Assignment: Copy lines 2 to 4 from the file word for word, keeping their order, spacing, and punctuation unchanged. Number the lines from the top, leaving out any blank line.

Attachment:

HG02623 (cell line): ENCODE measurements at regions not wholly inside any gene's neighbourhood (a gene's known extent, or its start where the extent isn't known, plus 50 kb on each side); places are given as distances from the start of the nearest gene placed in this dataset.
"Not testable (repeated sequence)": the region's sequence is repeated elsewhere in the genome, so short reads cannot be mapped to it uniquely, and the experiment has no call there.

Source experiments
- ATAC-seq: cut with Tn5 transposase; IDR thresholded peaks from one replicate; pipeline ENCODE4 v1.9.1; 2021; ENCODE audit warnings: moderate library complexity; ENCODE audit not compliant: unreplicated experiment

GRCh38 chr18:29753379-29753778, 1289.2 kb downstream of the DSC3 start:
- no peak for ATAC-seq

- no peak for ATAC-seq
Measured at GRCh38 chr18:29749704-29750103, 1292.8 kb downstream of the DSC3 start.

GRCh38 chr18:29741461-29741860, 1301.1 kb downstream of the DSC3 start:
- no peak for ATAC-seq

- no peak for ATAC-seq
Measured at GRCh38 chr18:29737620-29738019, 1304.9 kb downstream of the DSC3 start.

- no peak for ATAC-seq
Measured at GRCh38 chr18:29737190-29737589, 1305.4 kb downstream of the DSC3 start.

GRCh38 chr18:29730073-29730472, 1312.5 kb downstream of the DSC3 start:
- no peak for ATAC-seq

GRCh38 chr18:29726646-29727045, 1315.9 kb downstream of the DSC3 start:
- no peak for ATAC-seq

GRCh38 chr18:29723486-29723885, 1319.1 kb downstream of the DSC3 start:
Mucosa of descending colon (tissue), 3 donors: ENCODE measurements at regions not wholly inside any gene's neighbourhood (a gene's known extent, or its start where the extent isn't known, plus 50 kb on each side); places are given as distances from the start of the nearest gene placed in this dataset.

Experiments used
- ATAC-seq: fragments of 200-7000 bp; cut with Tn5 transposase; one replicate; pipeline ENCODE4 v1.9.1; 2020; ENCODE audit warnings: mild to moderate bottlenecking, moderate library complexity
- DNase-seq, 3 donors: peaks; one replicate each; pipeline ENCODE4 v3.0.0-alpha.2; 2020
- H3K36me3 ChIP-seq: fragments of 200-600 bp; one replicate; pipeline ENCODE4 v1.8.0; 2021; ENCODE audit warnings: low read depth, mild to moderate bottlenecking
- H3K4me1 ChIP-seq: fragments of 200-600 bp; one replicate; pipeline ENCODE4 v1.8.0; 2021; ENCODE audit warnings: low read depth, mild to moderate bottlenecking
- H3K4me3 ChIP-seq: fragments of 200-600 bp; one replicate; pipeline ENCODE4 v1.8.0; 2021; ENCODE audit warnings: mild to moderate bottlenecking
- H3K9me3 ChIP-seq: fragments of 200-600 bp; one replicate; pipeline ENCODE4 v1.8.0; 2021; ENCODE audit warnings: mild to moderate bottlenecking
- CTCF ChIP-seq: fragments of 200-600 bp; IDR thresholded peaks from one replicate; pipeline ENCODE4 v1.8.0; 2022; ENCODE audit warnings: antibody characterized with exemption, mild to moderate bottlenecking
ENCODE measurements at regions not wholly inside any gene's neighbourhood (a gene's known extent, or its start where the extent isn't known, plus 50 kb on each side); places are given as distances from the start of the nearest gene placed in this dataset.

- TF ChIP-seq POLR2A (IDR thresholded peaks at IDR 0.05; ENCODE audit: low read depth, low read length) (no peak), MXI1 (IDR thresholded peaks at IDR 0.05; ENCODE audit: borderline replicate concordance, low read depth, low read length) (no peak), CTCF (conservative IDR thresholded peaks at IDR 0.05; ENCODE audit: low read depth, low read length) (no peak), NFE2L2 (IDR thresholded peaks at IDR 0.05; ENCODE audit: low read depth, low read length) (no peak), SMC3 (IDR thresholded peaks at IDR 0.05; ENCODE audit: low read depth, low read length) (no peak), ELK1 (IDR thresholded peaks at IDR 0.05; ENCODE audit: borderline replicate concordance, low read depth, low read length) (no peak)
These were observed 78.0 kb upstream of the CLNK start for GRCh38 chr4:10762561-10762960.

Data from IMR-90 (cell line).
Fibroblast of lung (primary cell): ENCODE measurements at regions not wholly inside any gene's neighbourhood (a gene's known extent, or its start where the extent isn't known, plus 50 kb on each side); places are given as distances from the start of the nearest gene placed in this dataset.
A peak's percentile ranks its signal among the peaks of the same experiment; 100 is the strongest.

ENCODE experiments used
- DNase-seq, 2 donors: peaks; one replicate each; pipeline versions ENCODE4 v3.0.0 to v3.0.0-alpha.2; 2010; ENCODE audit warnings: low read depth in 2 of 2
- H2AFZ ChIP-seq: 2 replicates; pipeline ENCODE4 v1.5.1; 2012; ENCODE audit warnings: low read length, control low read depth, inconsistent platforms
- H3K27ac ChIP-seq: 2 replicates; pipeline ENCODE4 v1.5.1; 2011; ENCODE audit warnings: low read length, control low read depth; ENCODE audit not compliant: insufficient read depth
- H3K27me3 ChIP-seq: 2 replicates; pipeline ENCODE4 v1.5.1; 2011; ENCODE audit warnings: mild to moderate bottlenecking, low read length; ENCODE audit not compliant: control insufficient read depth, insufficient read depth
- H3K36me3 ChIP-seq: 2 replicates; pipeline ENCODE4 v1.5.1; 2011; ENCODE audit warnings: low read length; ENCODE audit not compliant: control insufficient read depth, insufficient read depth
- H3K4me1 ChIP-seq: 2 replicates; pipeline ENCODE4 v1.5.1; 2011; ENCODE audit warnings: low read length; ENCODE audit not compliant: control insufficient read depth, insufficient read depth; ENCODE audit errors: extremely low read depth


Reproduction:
"Not testable (repeated sequence)": the region's sequence is repeated elsewhere in the genome, so short reads cannot be mapped to it uniquely, and the experiment has no call there.

Source experiments
- ATAC-seq: cut with Tn5 transposase; IDR thresholded peaks from one replicate; pipeline ENCODE4 v1.9.1; 2021; ENCODE audit warnings: moderate library complexity; ENCODE audit not compliant: unreplicated experiment